State v. Scott, A-4633-10T1; Appellate Division; opinion by Fasciale, J.A.D.; decided and approved for publication November 8, 2012. Before Judges Parrillo, Fasciale and Maven. On appeal from the Law Division, Hudson County, Indictment No. 09-08-1508. DDS No. 14-2-xxxx [16 pp.]
Several people participated in the murder of a victim following a dispute over drugs. Defendant Nicquan Scott had been asked to retrieve a handgun that had been stashed in an old mattress lying in an alley. He did so and handed it to another individual, who shot and killed the victim. The gun was known to the several participants and was available for anyone to access.
Scott appeals from, inter alia, his conviction for possessing, receiving or transferring a community gun. He argues that to sustain a conviction under N.J.S.A. 2C:39-4a(2), the state must prove that he knew that the weapon was a community gun and that the trial judge erred in charging that to find him guilty, the state only had to prove that it was a community gun and that defendant possessed, received or transferred it.
Held: A defendant’s knowledge of the communal character of a firearm is not an element of N.J.S.A. 2C:39-4a(2). Therefore, the state did not have to prove that defendant knew the firearm was a community gun.
The panel applies the plain-error standard because defendant did not object to the charge below. It begins by reviewing the law governing statutory interpretation, including that the Legislature’s intent is the paramount goal when interpreting a statute and, generally, that the best indicator of that intent is the statutory language. Further, a court should give the statutory words their ordinary meaning and read them in context with related provisions. Also, the court should avoid an interpretation that would render part of the statute superfluous. The first step in interpreting a statute is to look to the plain meaning of the language. Where varying interpretations are plausible, the court should look to judicial interpretation, rules of construction or extrinsic matters.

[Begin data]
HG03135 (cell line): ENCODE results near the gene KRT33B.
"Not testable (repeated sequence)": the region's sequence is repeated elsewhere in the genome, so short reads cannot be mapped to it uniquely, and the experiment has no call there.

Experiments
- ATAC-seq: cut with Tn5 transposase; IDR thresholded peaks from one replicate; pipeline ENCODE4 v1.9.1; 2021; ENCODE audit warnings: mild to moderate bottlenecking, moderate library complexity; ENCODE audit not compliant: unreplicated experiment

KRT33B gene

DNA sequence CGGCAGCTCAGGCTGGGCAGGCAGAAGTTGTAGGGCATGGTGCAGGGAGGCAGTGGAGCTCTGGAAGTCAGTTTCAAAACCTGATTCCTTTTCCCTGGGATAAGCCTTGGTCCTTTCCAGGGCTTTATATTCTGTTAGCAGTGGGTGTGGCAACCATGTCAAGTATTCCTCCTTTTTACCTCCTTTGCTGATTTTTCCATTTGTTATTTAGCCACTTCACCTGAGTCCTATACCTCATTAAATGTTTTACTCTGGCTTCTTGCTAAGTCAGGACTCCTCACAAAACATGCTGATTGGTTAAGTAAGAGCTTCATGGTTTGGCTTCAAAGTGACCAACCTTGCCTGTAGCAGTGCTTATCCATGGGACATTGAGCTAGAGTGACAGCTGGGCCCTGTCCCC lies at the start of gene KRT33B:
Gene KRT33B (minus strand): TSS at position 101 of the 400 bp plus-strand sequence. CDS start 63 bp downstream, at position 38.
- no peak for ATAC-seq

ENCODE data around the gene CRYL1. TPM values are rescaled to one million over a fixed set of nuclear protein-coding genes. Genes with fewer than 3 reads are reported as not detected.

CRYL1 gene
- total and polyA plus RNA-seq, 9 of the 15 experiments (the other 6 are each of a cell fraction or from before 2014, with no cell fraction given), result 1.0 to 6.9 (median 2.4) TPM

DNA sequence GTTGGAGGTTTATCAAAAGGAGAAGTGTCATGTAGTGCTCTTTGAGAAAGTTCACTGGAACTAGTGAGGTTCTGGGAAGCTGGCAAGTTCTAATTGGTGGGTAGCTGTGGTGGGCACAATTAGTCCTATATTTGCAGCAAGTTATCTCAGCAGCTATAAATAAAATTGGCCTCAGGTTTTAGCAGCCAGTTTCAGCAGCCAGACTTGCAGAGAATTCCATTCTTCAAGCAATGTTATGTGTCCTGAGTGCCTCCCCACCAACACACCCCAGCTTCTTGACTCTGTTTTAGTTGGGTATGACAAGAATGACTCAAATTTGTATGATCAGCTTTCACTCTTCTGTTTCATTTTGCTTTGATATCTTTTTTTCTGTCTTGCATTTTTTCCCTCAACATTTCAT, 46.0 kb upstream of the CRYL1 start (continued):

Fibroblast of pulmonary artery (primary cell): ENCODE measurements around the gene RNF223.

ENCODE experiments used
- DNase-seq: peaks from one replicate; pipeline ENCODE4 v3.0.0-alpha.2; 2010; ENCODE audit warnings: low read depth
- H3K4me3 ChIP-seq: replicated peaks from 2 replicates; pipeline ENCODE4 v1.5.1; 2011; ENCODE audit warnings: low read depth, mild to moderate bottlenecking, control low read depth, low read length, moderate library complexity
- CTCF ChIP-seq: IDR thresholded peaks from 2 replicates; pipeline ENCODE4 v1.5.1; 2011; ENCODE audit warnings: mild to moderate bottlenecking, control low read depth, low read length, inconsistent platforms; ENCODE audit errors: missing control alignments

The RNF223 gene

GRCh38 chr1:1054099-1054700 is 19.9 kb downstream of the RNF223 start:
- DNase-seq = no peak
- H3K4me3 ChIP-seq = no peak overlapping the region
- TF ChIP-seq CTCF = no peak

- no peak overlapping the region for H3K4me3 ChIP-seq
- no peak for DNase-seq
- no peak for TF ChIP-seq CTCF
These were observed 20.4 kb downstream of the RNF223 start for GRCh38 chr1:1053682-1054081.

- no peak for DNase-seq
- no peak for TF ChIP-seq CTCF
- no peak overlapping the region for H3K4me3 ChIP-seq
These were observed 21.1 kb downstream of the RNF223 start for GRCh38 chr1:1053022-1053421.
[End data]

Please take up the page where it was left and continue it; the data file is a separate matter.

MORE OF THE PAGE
The panel says defendant’s interpretation of 2C:39-4a(2) would require the state to prove that he knew that the gun was “transferred among, between[,] or within any association of two or more persons who, while possessing that firearm, engage in criminal activity or use it unlawfully against the person or property of another.” However, the Legislature omitted from the statutory text any such mens rea requirement. If it had intended to include, as an element of the offense, that defendant must know that the firearm is a community gun, the panel presumes it would have said so.
The panel says the legislative history of 2C:39-4a(2) supports its interpretation. Before the Legislature amended 2C:39-4a to add subsection a(2), each subsection of 2C:39-4 expressly required that the state prove that a defendant possessed a weapon with a purpose to use it unlawfully. However, when it amended the statute, the Legislature did not include the culpability requirement it had expressly stated in subsections a(1), b, c, d and e.
The panel says 2C:2-2c(1) provides that when the law defining an offense prescribes the kind of culpability that is sufficient for the commission of an offense, without distinguishing among the material elements thereof, such provision shall apply to all the material elements of the offense, unless a contrary purpose plainly appears. It concludes that such a contrary intent exists here. It says that, reading the statute in light of its purpose, the Legislature determined that the act of possessing a community gun is unlawful without any further mens rea requirement.
The panel notes that a similar conclusion was reached in State v. Pelleteri, 294 N.J. Super. 330 (App. Div. 1996), certif. denied, 148 N.J. 461 (1997), and State v. Smith, 197 N.J. 325 (2009).
The panel rejects defendant’s argument that the placement of the community gun provision in 2C:39-4, titled “possession of weapons for unlawful purposes,” as opposed to in the section titled “prohibited weapons and devices” or the section titled “unlawful possession of weapons,” shows that the Legislature intended the state to prove defendant knew he possessed, received or transferred a community gun. Case law has held that the title of a statute, more properly called the headnote, is not part of it. Moreover, a headnote is not deemed dispositive and it does not control the statute’s interpretation where, as here, it was not designated simultaneously with the amendment.
Also rejected is defendant’s argument that the “rule of lenity” should guide interpretation of the community gun statute. The panel says the contention is without sufficient merit to warrant discussion in a written opinion. It briefly adds that if a statutory ambiguity cannot be resolved by analysis of the relevant text and the use of extrinsic aids, the rule requires that the ambiguity be resolved in favor of the defendant. However, here, the Legislature has spoken in clear and definite language.
For appellant — Theresa Yvette Kyles, Assistant Deputy Public Defender (Joseph E. Krakora, Public Defender). For respondent — Deborah Bartolomey, Deputy Attorney General (Jeffrey S. Chiesa, Attorney General).